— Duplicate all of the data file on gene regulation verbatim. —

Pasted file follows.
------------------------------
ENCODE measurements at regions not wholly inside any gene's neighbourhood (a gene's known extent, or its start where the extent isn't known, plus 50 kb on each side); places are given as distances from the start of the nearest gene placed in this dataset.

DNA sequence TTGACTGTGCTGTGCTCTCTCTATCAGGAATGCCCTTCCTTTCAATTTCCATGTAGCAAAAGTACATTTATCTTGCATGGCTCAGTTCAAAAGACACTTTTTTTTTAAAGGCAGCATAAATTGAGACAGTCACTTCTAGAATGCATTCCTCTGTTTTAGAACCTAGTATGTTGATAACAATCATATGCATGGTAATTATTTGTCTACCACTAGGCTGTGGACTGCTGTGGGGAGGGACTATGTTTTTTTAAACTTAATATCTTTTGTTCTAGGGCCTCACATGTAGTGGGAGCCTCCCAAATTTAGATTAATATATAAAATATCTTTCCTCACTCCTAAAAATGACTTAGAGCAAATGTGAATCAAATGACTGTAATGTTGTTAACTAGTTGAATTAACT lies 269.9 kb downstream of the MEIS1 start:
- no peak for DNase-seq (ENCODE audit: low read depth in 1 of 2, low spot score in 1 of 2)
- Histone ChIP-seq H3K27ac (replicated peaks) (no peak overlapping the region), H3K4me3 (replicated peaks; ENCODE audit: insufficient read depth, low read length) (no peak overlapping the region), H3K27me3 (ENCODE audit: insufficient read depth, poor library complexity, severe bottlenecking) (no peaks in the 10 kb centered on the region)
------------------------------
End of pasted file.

ENCODE measurements at regions not wholly inside any gene's neighbourhood (a gene's known extent, or its start where the extent isn't known, plus 50 kb on each side); places are given as distances from the start of the nearest gene placed in this dataset.

DNA sequence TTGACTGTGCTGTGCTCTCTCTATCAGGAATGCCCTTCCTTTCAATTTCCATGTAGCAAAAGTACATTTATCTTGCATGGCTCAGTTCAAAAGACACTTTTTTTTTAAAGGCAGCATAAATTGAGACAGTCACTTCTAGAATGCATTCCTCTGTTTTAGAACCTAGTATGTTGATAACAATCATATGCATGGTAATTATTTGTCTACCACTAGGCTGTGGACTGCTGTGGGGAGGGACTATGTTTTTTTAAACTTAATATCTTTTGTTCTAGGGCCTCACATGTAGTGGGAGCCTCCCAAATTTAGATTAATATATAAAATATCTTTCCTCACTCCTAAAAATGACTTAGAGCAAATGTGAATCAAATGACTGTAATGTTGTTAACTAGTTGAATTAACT lies 269.9 kb downstream of the MEIS1 start:
- no peak for DNase-seq (ENCODE audit: low read depth in 1 of 2, low spot score in 1 of 2)
- Histone ChIP-seq H3K27ac (replicated peaks) (no peak overlapping the region), H3K4me3 (replicated peaks; ENCODE audit: insufficient read depth, low read length) (no peak overlapping the region), H3K27me3 (ENCODE audit: insufficient read depth, poor library complexity, severe bottlenecking) (no peaks in the 10 kb centered on the region)